To demonstrate that the effects of the Y783A mutation were not specific to CHO cells or due to its expression in the context of the αIIb-5β3-1, we generated GD25 cell lines (β1-null; Fässler et al., 1995) expressing full-length human β1 containing either the WT (GD25 h-β1WT) or the Y783A mutant tail (GD25 h-β1Y783A; Fig. 5 A). In contrast, to the GD25 h-β1WT cells, MT regrowth from interphase centrosomes was inhibited in GD25 h-β1Y783A cells adhered to laminin-1 (Lm). Moreover, this phenotype was suppressed by TS2/16 (Masumoto and Hemler, 1993), a specific β1-activating antibody (Fig. 5, B and C). In addition, when these cells were mitotically arrested and replated on Lm, WT but not Y783A cells formed a normal bipolar spindle (Fig. 5, D and E). Thus, the effects of the Y783A mutation are not cell-type or integrin specific.

Our results provide the first evidence that integrins can regulate the assembly of the MT cytoskeleton during interphase and the bipolar spindle during mitosis and indicate that integrin activation is important for both. Previous studies demonstrated that the NPXY motif in β tails regulates activation by binding to talin (Tadokoro et al., 2003). Activating integrin antibodies circumvent the requirement for talin–β tail interactions in integrin activation (O'Toole et al., 1995). The ability of LIBS6 and TS2/16 to rescue the MT regrowth, bipolar spindle formation, and cytokinesis suggests that protein interactions with the NPIY motif, including talin binding, are not required downstream of integrin activation to regulate these processes. These antibodies may promote the association of integrins with other receptors and/or the interaction of the tail with cytoskeletal or signaling proteins to regulate the MT cytoskeleton.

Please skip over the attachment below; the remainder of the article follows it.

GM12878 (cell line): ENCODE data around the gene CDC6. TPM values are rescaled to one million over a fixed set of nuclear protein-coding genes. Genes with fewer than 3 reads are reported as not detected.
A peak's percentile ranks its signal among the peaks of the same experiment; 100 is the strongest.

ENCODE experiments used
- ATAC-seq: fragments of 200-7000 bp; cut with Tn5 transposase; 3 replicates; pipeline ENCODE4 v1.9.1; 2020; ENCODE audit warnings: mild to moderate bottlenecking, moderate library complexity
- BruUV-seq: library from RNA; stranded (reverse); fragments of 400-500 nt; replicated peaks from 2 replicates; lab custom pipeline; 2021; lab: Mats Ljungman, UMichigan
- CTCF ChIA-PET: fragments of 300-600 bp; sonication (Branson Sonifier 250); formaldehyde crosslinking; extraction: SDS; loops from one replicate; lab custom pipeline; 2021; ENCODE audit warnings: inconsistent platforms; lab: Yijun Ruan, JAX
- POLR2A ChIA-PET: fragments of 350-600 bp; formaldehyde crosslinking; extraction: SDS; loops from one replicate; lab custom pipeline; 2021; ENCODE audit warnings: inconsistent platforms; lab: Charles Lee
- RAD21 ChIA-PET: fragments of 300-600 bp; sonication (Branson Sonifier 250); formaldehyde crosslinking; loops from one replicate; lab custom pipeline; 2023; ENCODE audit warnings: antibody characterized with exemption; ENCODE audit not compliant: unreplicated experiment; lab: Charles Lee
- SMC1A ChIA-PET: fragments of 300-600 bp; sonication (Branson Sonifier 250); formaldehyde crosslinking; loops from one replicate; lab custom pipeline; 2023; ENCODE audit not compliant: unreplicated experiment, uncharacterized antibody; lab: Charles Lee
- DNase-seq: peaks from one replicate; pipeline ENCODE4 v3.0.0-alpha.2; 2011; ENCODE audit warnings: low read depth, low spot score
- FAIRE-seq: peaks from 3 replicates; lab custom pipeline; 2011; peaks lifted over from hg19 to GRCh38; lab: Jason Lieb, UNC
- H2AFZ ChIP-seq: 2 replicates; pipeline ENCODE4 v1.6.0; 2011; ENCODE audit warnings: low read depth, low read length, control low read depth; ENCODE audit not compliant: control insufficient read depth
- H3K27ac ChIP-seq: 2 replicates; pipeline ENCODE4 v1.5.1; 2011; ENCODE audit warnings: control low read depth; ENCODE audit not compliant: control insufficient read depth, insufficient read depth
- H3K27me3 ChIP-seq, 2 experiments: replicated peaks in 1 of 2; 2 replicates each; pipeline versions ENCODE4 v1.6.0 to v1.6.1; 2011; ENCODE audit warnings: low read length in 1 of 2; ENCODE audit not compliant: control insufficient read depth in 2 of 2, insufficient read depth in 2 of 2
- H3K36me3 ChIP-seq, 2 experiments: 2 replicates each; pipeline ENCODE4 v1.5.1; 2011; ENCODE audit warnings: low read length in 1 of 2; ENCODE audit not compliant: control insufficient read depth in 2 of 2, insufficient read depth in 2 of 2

MT dynamics are under tight and complex control throughout the cell cycle. At interphase, the organization of the MT network requires the regulation of MT nucleation, growth, and anchorage at the centrosome and the association of MTs with the cell cortex. The assembly of the bipolar spindle at mitosis also requires the regulation of kinetochore-associated MTs, as well as centrosome duplication and cohesion (Doxsey, 2001; Gadde and Heald, 2004; Kline-Smith and Walczak, 2004; Maiato et al., 2004). The Y783A mutation may inhibit the activity of one or more of the proteins that regulate these events. The goal of future studies will be to identify the aspects and targets of integrin function required for spindle assembly and cytokinesis.

Cell culture